In todays' Washington Post there is an article about Ilan Pappé, the revisionist Israeli historian and lecturer at the University of Haifa, by Scott Wilson. While the article starts off as if it is going to contrast the differing ideological journeys of Pappe and Benny Morris, it ends up being nothing but an adoring profile of Pappé - even as the article admits that he has no following in Israel itself:
Ilan Pappé, one of the revisionist scholars known in Israel as the "new historians," began his career in some of the same wartime archives as Benny Morris. But his own ideological journey has taken him to the far shore of Israel's political gulf and nearly complete isolation.Now, why is it newsworthy to profile a lone Israeli historian, who unsuccessfully ran for Knesset in an Arab Communist list and who calls for Israel to be dismantled? The only possible reason is that the author of the story agrees with him and tries to make him look like a romantic "lone wolf" telling the truth against his hundreds of colleagues who disagree.
The two disagree not on the facts about Israel's founding that they helped uncover but on what lessons they hold nearly six decades later. Morris maintains the rise of radical Islam is largely responsible for the region's strife; Pappe is virtually alone among Jewish Israelis in blaming the Zionist project to create a Jewish state in the Arab Middle East for the lack of peace.
"Zionism is far more dangerous to the safety of the Middle East than Islam," Pappe says.
The 52-year-old historian is a senior lecturer at the University of Haifa, which overlooks the thriving port where Pappe's parents arrived from Germany seven decades ago. Many of the relatives who stayed behind perished in the Holocaust. Pappe's family was apolitical. He served in the Golan Heights during the 1973 Arab-Israeli War.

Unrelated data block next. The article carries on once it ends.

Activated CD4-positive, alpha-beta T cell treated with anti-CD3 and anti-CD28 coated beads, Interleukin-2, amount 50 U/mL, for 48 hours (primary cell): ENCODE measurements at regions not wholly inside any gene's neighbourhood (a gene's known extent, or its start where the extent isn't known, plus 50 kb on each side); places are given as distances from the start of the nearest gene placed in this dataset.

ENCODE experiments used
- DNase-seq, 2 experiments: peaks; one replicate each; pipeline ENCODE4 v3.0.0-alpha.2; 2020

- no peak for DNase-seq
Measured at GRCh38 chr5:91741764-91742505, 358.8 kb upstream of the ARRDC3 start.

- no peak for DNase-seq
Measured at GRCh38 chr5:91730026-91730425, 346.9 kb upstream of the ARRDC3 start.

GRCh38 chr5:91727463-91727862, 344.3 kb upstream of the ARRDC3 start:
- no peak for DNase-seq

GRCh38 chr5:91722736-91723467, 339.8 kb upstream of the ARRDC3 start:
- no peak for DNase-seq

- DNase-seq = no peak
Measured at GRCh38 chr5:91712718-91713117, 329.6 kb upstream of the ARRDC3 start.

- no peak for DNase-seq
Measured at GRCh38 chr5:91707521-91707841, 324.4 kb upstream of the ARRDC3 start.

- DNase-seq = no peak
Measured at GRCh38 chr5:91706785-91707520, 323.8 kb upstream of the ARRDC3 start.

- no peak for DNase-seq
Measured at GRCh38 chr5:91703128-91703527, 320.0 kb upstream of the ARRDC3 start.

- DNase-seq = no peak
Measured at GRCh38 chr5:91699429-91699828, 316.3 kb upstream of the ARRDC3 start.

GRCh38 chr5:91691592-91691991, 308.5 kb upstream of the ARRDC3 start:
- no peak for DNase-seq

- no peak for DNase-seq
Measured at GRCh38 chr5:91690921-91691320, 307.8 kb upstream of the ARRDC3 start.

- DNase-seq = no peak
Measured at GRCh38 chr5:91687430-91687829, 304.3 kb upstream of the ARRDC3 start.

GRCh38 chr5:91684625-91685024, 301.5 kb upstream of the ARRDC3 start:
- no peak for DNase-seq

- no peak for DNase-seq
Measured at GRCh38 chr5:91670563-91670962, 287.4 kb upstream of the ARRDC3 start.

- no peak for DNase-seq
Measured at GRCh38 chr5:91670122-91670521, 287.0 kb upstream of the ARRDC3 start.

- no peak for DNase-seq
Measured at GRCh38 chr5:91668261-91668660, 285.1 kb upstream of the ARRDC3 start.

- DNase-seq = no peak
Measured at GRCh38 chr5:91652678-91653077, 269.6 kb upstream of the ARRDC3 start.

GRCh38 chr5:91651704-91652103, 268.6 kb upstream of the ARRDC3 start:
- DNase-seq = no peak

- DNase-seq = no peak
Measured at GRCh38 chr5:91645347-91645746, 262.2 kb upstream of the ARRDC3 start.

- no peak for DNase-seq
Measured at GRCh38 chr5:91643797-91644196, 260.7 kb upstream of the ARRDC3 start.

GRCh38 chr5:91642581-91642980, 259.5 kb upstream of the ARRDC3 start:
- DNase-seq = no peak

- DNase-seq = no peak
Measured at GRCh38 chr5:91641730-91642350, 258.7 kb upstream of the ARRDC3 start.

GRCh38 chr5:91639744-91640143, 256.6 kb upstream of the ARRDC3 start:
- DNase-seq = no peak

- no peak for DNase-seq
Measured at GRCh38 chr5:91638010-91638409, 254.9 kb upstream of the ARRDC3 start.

What Pappe calls his "journey to the margins and beyond" began at Oxford University, where under the guidance of the renowned Arab historian Albert Hourani he wrote a doctoral thesis that became his first book, "Britain and the Arab-Israeli Conflict." He mixed with Palestinian intellectuals when the Palestine Liberation Organization was outlawed in Israel.
"My research debunked all of the lessons about Israel's creation that I had been raised on," Pappe says.
In his view, Israeli professors were not criticizing Israel's occupation of Palestinian land with the same stridency in academic conferences abroad as they did in the op-ed pages back home. He increasingly believed that land included all of Israel, not just the territories Israel seized in the 1967 Middle East War.
In 1996, Pappe joined Hadash, the mostly Arab anti-Zionist communist party and ran unsuccessfully for parliament. His work two years later organizing campus events to commemorate the 50th anniversary of "the catastrophe," as Palestinians call the 1948-49 war, placed him at odds with the university's politically powerful Land of Israel Studies department.
The university president began calling for his resignation.
"The debate that year prepared the way for the big battle -- the second intifada," Pappe says. "I looked around and I was alone."
Relatives stopped speaking to him over his rejection of the Jewish state in the dedication of his 2003 book, "A History of Modern Palestine: One Land, Two Peoples." He dedicated it to his sons: "may they live not only in a modern Palestine but in a peaceful one."
"When I was struggling against public denial of what occurred in 1948, I was still hopeful," Pappe says. "But the fact that denial has disappeared is even more worrying. It means that my outlook and theirs is unbridgeable. This is a basic problem of morality and ethics now."
Israel's war with the radical Lebanese Shiite group Hezbollah last summer convinced Pappe of something he suspected for years: His views are irrelevant inside Israel.
He has accepted a post at the University of Exeter in England and will move there later this year.